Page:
In this presentation, I will discuss methods to quantify model risk. At its core, a valuation or risk measurement model implicitly assigns probabilities to scenarios, with each scenario determining a set of cash flows or losses. Alternative models assign different probabilities to different scenarios. The literature on “robustness” and uncertainty provides tools for gauging the plausibility of alternative models relative to a baseline model. Among a set of plausible alternatives, we can identify the worst-case model, meaning the one that would produce the largest deviation from the baseline model. The difference in valuation of a security or portfolio under the baseline model and the worst-case alternative yields a bound on model risk at each level of plausibility. This framework lends itself to practical implementation through Monte Carlo simulation, taking advantage of an explicit representation for the worst-case alternative. I will illustrate this method through problems of portfolio analysis, derivatives valuation, and the measurement of counterparty risk.
*Value and Capital Management: A Handbook for the Finance and Risk Functions of Financial Institutions, Wiley 2015. Forthcoming 2017 in Chinese by the Shanghai University of Finance and Economics Press, 2017 in Korean by Pakyoung-sa Publishing, and 2018 in Japanese).
Using weekly credit default swap premiums for 35 financial firms, we analyze the credit risk of each of these companies and their statistical linkages, placing special emphasis on the 2005–2012 period. As the model captures firm-specific credit risk and dependence across the firms, it serves as a building block to construct a systemic risk measure. We find increases in systemic risk contributions for both insurance and banking subsectors during the crisis period. We also detect a unidirectional causal effect from banks to insurers when accounting for heteroskedasticity.
Flood risk in Florence is used for testing the dynamics on a real case.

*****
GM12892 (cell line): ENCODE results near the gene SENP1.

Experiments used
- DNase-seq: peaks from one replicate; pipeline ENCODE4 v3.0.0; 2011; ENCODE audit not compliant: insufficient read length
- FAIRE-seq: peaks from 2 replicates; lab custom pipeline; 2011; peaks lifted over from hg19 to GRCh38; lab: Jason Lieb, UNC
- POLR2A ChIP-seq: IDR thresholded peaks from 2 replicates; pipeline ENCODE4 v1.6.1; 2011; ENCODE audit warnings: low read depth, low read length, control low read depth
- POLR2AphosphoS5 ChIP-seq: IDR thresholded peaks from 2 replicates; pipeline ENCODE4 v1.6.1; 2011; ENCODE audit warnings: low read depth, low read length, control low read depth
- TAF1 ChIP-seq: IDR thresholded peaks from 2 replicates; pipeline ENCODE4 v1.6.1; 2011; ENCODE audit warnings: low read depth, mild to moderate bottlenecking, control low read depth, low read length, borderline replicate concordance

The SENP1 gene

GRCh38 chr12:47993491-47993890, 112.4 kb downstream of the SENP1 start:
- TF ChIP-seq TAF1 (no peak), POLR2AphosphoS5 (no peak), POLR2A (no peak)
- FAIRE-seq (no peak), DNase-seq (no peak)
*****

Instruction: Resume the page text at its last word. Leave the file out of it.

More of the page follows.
The National Highway Transportation Safety Administration (NHTSA) concluded its National Motor Vehicle Crash Causation Survey (NMVCCS) in 2008. The NMVCCS analyzed the events leading up to a motor vehicle crash to determine what was causing automobile accidents. This study, which found that 93% of accidents are caused by human error, is often referenced to justify and quantify automated vehicles’ accident reduction potential. However, this study was never intended to be applied to automated vehicles. Currently celebrating its 100th year, the Casualty Actuarial Society fulfills its mission to advance actuarial science through a singular focus on research and education for property/casualty actuarial practice. Among its 6,200 members are experts in property-casualty insurance, reinsurance, finance, risk management, and enterprise risk management. The Casualty Actuarial Society has created an Automated Vehicles Task Force (CAS AVTF) to research the technology’s risks and their implications for insurance and risk management. To this end, the Task Force has re-evaluated the NMVCCS in the context of an automated vehicle world. It found that 49% of accidents contain at least one limiting factor that could disable the technology or reduce its effectiveness. The safety of automated vehicles should not be determined by today’s standards; things that cause accidents today may or may not cause accidents in an automated vehicle era. Rather, things like the vehicle’s failure rate (after accounting for any fail-safes, infrastructure investments, and driver interactions) and unavoidable accidents (e.g., falling rocks) should be the gauge by which they should be measured. Safety metrics should also consider additional criteria that would not be part of today’s standards and safety concerns, as automation introduces additional risks to consider. This report details the CAS AVTF’s re-evaluation of the NMVCCS and notes areas for future research.